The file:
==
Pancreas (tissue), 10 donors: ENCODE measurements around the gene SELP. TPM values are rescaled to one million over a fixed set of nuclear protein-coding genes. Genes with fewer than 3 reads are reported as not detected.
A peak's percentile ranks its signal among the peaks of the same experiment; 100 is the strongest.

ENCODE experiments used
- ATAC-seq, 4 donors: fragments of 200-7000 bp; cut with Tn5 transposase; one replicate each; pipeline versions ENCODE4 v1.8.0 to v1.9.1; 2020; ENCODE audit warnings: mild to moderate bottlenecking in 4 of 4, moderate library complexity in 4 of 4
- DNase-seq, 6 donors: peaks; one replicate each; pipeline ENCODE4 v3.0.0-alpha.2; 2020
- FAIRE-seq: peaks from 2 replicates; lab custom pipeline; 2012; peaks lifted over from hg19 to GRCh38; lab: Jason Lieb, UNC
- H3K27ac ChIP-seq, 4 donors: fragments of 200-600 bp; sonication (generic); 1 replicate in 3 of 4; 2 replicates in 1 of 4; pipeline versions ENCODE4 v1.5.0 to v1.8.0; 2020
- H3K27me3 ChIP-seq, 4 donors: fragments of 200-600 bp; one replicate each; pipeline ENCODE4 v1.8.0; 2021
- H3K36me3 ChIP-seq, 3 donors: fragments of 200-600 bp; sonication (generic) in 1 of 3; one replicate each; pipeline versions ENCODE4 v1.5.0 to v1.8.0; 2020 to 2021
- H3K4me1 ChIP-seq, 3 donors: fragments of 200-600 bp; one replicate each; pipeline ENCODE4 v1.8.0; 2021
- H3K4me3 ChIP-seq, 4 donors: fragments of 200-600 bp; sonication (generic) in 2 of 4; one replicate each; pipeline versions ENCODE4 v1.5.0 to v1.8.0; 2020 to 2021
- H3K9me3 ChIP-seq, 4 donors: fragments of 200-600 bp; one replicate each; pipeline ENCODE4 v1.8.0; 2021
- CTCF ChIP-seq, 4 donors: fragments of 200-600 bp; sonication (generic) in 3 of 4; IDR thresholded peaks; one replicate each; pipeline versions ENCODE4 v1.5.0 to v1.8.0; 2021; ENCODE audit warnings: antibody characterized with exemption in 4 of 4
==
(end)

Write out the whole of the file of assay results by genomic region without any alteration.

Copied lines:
Pancreas (tissue), 10 donors: ENCODE measurements around the gene SELP. TPM values are rescaled to one million over a fixed set of nuclear protein-coding genes. Genes with fewer than 3 reads are reported as not detected.
A peak's percentile ranks its signal among the peaks of the same experiment; 100 is the strongest.

ENCODE experiments used
- ATAC-seq, 4 donors: fragments of 200-7000 bp; cut with Tn5 transposase; one replicate each; pipeline versions ENCODE4 v1.8.0 to v1.9.1; 2020; ENCODE audit warnings: mild to moderate bottlenecking in 4 of 4, moderate library complexity in 4 of 4
- DNase-seq, 6 donors: peaks; one replicate each; pipeline ENCODE4 v3.0.0-alpha.2; 2020
- FAIRE-seq: peaks from 2 replicates; lab custom pipeline; 2012; peaks lifted over from hg19 to GRCh38; lab: Jason Lieb, UNC
- H3K27ac ChIP-seq, 4 donors: fragments of 200-600 bp; sonication (generic); 1 replicate in 3 of 4; 2 replicates in 1 of 4; pipeline versions ENCODE4 v1.5.0 to v1.8.0; 2020
- H3K27me3 ChIP-seq, 4 donors: fragments of 200-600 bp; one replicate each; pipeline ENCODE4 v1.8.0; 2021
- H3K36me3 ChIP-seq, 3 donors: fragments of 200-600 bp; sonication (generic) in 1 of 3; one replicate each; pipeline versions ENCODE4 v1.5.0 to v1.8.0; 2020 to 2021
- H3K4me1 ChIP-seq, 3 donors: fragments of 200-600 bp; one replicate each; pipeline ENCODE4 v1.8.0; 2021
- H3K4me3 ChIP-seq, 4 donors: fragments of 200-600 bp; sonication (generic) in 2 of 4; one replicate each; pipeline versions ENCODE4 v1.5.0 to v1.8.0; 2020 to 2021
- H3K9me3 ChIP-seq, 4 donors: fragments of 200-600 bp; one replicate each; pipeline ENCODE4 v1.8.0; 2021
- CTCF ChIP-seq, 4 donors: fragments of 200-600 bp; sonication (generic) in 3 of 4; IDR thresholded peaks; one replicate each; pipeline versions ENCODE4 v1.5.0 to v1.8.0; 2021; ENCODE audit warnings: antibody characterized with exemption in 4 of 4